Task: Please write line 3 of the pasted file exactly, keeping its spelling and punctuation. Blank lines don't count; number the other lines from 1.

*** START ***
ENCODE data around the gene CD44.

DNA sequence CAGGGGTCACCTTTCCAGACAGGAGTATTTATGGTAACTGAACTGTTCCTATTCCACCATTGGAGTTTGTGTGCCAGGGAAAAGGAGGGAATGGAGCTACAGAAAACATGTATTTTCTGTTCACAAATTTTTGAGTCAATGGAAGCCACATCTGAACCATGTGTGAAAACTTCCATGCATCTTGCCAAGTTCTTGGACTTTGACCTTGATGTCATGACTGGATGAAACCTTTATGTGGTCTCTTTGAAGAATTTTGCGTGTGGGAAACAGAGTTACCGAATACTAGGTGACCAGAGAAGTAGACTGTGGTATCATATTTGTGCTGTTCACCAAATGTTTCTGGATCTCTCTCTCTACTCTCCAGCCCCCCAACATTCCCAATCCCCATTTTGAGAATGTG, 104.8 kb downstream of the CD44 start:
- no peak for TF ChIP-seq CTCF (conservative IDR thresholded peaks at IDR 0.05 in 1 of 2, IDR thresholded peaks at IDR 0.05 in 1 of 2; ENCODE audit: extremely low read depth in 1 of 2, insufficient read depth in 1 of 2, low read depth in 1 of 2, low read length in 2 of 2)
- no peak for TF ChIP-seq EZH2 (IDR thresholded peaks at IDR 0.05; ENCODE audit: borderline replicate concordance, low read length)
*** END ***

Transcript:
- no peak for TF ChIP-seq CTCF (conservative IDR thresholded peaks at IDR 0.05 in 1 of 2, IDR thresholded peaks at IDR 0.05 in 1 of 2; ENCODE audit: extremely low read depth in 1 of 2, insufficient read depth in 1 of 2, low read depth in 1 of 2, low read length in 2 of 2)